I know I run the risk of sounding incredibly cold with this but… Yeah, I think we kinda do have short attention spans when it comes to things like this. People have a tendency to a reach a level of “tragedy or crisis overload”, where things go from being an immediate concern to to kind of being background noise. This is generally seen more in national crises, (earthquakes, flooding, tsunamis, etc…) But it definitely applies to personal situations as well. Your friends and acquaintances see you in an important situation and they want to help, it’s a natural reaction, but eventually they move on and try to re-orient themselves. It’s not that they don’t care, because I think they do, but it becomes a matter of re-stabilizing after a big change.

In my own life I’ve often been in the position of the “helper” in crisis situations and eventually I always feel the need to back away and allow my friends to re-orient themselves into a new routine. I still care about them though and stay active in their lives. I would re-iterate Alpine’s advice in asking for specific help in such situations. If a friend of mine came to me and said their wit’s end and need help… Frankly, I wouldn’t know what to do with that. But if someone comes to me and says they need me to take them to the store or they need me to babysit for an afternoon, that’s something that’s tangible and easily considerable, and I’d probably do it.

You said you don’t remember where the tsunami happened, LOUNE points out it was in Indonesia. That’s kind of the “burnout” I’m talking about. People still care about things like that, but it becomes a matter of what can we do that is tangible?

I could be wrong, but I wager at least half a dozen of those helpful people, who were cluttering up the place, in the beginning didn’t leave your side before extracting a promise that you would “let them know if there is anything at all that you need.”

Here’s the thing, those people were being sincere. They have fallen off the radar because you haven’t contacted them and they assume you’re doing okay. People are just people, after all. They don’t want to impose, much like you’ve implied they did in the beginning. They don’t want to get in the way, or bring you down, or interrupt your routines, or step on anyone else’s toes.

How, exactly do you expect them to know you need help? How are they to know your best friend or brother or some such isn’t doing for you, the things you need?

Pick up a phone and talk to someone, would ya? It’s not that hard a thing to do. Remember your friend’s meant what they said. Perhaps you’ve said these very words to someone at some time. At a funeral maybe. Didn’t you mean them? If they called you, weeks, even months later, wouldn’t you have been there for them? Wouldn’t you have been glad that they called you? That they believed you to be sincere?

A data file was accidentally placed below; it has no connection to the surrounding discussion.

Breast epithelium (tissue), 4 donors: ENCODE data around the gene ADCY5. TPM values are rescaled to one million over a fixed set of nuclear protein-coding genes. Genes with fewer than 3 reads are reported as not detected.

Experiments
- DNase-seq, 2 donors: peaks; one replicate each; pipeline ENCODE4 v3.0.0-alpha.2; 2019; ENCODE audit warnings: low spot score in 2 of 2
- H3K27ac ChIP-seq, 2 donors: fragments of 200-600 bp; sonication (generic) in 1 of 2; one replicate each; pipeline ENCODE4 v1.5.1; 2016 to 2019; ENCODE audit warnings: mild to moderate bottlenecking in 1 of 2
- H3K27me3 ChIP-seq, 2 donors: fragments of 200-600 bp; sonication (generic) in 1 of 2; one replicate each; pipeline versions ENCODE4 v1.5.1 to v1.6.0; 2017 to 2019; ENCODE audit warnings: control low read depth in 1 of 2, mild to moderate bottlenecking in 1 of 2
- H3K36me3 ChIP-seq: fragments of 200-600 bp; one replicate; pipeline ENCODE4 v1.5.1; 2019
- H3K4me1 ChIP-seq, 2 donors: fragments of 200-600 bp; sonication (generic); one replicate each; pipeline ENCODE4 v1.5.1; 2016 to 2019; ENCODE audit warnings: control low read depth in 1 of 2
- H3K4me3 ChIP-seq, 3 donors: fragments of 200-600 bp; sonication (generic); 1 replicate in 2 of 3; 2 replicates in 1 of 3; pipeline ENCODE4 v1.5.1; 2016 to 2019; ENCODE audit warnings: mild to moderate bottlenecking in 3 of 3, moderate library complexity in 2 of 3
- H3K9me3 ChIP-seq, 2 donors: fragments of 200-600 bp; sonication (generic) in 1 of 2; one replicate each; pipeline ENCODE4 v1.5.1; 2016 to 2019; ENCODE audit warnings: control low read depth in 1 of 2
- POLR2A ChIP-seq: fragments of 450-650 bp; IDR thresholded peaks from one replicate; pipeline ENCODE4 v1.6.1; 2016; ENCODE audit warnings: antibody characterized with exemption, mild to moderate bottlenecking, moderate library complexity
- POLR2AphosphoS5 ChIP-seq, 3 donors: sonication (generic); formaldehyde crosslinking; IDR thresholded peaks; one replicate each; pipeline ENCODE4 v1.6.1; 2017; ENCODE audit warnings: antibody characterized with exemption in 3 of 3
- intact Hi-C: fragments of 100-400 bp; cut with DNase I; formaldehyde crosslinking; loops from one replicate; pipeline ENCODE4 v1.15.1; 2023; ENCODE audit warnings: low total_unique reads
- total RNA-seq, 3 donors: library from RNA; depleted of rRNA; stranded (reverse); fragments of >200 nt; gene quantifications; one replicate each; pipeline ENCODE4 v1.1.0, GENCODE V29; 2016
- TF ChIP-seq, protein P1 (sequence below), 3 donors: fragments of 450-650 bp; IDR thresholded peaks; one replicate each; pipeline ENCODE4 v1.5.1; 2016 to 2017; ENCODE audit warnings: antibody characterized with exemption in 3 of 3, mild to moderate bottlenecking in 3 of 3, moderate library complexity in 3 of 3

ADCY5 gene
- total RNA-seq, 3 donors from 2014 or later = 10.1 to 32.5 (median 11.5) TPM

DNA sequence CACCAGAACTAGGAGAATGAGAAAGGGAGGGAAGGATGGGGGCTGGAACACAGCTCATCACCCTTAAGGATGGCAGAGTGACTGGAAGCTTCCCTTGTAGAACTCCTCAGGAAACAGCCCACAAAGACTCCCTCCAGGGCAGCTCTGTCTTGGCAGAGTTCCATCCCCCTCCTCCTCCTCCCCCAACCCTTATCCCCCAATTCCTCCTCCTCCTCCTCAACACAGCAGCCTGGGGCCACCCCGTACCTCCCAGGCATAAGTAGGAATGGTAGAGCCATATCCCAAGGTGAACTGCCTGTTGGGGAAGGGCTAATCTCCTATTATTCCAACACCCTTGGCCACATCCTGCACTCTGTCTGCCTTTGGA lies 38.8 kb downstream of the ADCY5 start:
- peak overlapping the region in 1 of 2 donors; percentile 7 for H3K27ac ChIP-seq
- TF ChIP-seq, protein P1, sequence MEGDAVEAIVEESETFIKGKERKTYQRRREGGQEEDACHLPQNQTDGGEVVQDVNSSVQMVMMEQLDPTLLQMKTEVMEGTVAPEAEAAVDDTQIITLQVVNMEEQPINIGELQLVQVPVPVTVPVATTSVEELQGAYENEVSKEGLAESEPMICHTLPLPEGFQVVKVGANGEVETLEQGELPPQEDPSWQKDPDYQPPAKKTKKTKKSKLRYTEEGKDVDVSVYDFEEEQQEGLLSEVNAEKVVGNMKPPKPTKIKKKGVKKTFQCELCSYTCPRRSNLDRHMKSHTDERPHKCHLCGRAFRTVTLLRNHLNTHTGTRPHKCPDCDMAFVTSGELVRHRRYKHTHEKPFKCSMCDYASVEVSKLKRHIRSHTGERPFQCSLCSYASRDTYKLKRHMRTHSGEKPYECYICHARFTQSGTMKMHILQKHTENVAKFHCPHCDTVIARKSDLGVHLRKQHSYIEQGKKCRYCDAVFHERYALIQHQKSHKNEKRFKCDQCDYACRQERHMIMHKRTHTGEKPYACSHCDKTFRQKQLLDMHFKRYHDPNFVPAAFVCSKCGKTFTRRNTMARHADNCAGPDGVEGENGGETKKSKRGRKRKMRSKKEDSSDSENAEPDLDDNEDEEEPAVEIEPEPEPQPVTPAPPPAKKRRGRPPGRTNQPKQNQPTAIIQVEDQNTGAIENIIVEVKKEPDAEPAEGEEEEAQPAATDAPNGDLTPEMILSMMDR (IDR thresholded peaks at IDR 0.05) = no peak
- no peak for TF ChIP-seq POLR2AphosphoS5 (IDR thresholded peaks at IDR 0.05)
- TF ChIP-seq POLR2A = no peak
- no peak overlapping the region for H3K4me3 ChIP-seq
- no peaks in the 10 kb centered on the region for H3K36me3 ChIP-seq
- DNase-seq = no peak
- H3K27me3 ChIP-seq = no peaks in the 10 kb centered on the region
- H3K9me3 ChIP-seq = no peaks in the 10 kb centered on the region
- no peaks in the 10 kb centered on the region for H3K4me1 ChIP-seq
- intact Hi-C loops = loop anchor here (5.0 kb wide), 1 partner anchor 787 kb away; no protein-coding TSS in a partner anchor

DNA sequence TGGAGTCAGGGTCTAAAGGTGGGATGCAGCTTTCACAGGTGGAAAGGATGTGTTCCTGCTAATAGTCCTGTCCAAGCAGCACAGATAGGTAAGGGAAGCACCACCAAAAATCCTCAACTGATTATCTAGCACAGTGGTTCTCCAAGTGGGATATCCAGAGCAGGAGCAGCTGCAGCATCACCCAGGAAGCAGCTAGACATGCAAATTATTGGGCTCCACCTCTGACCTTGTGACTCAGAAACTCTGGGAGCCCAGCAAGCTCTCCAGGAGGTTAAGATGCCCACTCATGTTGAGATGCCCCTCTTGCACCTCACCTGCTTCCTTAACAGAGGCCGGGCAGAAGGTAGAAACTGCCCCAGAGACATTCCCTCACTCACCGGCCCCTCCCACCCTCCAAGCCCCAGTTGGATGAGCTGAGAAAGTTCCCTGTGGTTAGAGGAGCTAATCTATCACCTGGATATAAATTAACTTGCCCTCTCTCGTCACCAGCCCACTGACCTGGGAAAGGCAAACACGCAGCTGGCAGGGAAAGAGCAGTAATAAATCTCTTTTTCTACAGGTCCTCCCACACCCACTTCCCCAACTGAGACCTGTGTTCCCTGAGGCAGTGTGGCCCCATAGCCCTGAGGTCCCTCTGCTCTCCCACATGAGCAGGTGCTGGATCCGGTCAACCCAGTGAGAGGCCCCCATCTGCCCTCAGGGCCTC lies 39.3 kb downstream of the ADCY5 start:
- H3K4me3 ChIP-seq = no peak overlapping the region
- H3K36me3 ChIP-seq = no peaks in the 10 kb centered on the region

Have a little faith in the people who love you and give them a chance to act on their words. People are always looking for ways to help the people they love. Give them the chance.
Please. Pick. Up. The. Phone.

Well, I do know Marriedbro and his wife have their arms full, with two little kids. I also know that they don’t want my help if they can avoid getting it, so yeah, when they want it they have to say so.

While other people’s friends and families haven’t received “you’re not wanted” signs as big as the placard I got handed, people are afraid of intruding (this is specially strong in individualistic cultures like the US), so again, anybody who needs help has to ask for it.

I think the other posters have got it right, and that you really need to reach out in specific ways for what you want and need. People are going to assume that what you want most is to have your life go back to being as normal as possible, unless you tell them otherwise. As a friend of yours, I would not think that what you wanted was for me to be constantly reminding you that you’ve gone through this horrifying and traumatic event. And I’m saying that’s how I would see it – I’m not suggesting that you would or should see it that way. I just wouldn’t want to be a pest.

So treat your friends as if they have no idea how to handle someone that’s been through what you’ve gone through (because they probably don’t). So start by giving just one person a ring and let them know you’re still struggling with x or y or z, or all of the above, and ask if there’s any way they’d be willing to give you a hand or a break. If your friends all know each other, maybe the word gets around pretty quickly, and before you know it, perhaps all of your friends are checking in with you again. Just let them know that now is really when you need them the most.

There’s definitely a human tendency to move on with your life if the crisis if it is not happening to you directly. I think on some level it’s an expression of relief that something bad is happening to someone else and not you, as if sticking around too long would tempt fate. But that being said, I agree with the other posters here: if you tell your friends you need a hand I’m sure they will help out. It’s hard to know how much help a friend wants and nobody wants to patronize.

I’ve been there, as I have a couple of chronic illnesses.

I also studied the psychology of how people react to crisis. Interestingly, it seems that in order to function in their daily lives, people need to have a certain amount of denial about the fact that bad things happen to good people. People are particularly in denial about the reality that bad things happen to good people and can’t be fixed right away (or ever). To function, we need to believe people get what they deserve.